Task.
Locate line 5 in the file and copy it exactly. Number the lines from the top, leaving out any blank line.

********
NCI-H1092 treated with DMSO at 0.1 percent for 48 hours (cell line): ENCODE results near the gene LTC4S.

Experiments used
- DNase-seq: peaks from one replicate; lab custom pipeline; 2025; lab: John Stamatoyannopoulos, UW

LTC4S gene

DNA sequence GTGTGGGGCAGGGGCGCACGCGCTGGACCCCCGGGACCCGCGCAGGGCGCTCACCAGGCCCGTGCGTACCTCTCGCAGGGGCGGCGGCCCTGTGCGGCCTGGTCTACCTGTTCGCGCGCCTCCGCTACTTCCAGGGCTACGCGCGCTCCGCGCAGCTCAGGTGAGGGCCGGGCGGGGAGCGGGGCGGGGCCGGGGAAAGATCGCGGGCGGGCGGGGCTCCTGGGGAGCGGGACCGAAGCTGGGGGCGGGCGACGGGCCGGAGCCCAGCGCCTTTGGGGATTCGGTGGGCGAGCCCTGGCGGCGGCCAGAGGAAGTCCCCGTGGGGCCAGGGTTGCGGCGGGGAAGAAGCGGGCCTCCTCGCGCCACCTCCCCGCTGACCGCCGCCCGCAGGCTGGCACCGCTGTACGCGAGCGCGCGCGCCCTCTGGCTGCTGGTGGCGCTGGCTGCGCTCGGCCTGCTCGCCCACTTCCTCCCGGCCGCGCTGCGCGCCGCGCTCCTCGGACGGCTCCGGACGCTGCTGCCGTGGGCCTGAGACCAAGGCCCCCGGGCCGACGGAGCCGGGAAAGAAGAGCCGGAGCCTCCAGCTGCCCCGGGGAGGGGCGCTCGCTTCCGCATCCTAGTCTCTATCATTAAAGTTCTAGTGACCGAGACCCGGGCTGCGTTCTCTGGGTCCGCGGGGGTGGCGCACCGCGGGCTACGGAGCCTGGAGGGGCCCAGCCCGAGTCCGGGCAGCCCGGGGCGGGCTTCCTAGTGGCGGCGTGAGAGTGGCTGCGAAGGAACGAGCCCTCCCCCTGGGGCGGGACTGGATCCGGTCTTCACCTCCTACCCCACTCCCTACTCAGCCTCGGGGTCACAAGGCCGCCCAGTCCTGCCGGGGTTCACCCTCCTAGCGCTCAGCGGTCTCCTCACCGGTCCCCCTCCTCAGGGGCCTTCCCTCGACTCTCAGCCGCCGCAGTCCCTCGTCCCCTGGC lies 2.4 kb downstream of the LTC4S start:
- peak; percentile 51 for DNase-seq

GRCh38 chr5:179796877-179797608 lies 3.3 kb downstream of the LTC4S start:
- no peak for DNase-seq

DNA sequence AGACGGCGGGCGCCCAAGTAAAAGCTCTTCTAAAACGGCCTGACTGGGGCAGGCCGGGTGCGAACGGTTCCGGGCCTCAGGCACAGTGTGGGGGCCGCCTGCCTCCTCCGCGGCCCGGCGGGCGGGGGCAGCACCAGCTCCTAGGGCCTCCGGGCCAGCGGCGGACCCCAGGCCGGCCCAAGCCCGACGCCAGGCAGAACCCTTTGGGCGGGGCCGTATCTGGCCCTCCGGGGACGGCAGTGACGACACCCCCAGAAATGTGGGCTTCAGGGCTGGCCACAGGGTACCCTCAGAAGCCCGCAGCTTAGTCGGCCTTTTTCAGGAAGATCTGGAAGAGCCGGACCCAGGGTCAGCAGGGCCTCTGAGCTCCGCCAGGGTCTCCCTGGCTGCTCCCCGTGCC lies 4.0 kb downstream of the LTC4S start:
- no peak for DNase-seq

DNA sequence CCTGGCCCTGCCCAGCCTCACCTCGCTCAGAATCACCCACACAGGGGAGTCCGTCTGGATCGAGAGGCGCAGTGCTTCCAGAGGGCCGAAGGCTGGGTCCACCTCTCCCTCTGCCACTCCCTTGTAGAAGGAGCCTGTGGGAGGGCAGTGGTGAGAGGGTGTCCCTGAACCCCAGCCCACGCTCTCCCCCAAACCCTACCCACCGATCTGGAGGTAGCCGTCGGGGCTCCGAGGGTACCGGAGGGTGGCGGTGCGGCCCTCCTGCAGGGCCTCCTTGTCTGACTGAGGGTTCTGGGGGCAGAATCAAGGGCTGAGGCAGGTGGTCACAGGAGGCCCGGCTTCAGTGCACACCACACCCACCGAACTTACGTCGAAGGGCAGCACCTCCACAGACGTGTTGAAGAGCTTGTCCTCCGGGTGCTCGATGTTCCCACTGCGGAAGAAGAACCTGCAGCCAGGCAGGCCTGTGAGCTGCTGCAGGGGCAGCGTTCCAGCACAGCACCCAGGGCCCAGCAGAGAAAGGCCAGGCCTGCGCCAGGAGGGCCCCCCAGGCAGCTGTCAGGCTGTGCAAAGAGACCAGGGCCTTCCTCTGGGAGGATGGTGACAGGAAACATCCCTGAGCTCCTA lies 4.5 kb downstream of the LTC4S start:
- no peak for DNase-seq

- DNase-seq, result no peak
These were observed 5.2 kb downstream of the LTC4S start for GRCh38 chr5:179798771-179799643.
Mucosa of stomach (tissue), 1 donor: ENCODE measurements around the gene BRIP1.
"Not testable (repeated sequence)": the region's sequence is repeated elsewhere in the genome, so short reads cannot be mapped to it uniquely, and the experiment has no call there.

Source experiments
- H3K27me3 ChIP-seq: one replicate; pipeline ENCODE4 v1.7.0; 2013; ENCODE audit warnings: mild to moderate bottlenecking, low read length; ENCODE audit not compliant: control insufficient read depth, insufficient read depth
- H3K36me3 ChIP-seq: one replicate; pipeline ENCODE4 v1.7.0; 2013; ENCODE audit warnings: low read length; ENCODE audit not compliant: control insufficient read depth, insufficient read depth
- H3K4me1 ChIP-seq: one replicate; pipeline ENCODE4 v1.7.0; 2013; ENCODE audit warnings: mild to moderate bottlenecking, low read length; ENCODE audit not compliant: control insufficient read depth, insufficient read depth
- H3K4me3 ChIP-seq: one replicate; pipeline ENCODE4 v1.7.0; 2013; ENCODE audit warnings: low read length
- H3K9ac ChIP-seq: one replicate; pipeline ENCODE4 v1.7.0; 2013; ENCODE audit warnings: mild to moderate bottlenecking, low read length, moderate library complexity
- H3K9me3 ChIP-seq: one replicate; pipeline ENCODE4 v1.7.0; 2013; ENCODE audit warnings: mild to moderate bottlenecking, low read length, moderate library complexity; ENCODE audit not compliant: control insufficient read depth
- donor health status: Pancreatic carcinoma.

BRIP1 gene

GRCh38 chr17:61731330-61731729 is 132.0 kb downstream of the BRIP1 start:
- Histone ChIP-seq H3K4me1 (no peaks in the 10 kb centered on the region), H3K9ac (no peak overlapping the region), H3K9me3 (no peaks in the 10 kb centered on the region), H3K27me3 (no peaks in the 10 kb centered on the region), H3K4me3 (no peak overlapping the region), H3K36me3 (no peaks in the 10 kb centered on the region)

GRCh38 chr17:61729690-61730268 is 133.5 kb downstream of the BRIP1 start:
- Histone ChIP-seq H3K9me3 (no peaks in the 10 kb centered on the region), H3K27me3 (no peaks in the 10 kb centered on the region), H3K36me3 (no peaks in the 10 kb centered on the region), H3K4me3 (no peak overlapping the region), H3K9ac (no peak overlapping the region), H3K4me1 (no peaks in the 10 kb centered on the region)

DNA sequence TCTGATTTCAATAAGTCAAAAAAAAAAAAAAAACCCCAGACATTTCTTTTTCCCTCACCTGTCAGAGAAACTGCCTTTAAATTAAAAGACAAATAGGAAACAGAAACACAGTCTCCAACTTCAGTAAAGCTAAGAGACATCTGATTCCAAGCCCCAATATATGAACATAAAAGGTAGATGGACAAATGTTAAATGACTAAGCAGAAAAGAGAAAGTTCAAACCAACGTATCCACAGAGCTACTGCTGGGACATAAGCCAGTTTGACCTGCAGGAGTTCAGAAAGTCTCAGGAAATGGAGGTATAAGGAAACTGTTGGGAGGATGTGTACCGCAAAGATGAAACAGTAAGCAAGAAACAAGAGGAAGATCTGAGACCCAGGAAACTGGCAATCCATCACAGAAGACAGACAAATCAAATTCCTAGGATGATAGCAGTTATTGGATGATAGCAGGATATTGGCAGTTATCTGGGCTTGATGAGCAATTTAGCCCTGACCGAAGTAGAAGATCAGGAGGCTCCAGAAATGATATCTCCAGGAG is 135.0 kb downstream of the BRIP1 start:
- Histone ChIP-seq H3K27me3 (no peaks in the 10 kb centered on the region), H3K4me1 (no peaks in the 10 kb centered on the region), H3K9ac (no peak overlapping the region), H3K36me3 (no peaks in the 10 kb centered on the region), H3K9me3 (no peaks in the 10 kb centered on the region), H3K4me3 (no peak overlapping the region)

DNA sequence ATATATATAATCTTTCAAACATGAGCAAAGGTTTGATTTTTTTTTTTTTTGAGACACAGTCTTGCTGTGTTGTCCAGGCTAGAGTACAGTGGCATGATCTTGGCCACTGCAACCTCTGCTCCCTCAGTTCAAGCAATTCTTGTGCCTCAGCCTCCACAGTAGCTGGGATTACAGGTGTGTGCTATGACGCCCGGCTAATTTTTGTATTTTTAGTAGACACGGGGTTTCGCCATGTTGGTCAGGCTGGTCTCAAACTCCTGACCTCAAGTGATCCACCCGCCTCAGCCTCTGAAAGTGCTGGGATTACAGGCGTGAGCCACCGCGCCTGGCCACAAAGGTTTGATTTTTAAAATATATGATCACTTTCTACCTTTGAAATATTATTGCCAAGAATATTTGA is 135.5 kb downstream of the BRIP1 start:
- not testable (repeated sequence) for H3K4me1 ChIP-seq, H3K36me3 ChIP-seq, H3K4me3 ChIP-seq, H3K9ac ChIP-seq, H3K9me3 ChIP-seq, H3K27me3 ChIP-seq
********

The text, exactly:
DNA sequence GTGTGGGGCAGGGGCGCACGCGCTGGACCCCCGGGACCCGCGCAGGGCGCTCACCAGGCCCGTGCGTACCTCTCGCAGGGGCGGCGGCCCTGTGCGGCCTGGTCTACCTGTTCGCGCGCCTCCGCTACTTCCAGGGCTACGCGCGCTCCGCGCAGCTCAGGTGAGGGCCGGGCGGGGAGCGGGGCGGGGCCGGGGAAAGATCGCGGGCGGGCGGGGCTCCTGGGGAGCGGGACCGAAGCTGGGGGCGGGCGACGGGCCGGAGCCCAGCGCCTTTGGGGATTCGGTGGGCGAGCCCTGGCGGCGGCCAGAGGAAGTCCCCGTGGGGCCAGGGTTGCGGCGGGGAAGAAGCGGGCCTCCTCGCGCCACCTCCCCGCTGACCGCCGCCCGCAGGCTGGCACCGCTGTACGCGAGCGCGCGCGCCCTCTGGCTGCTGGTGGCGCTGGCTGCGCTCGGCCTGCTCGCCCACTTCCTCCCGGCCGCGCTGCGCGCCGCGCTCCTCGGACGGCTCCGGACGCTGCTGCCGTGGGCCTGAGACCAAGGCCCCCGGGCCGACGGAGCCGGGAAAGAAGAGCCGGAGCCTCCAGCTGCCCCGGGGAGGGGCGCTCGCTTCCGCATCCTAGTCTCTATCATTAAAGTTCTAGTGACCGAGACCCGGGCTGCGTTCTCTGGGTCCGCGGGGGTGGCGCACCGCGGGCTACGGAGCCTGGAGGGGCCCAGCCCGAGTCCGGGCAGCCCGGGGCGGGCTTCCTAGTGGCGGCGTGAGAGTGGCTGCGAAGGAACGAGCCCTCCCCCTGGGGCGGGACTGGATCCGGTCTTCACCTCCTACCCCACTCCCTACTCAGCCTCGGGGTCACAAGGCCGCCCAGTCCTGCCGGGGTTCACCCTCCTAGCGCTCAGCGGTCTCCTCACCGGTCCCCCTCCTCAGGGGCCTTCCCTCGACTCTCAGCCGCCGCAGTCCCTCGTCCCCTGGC lies 2.4 kb downstream of the LTC4S start: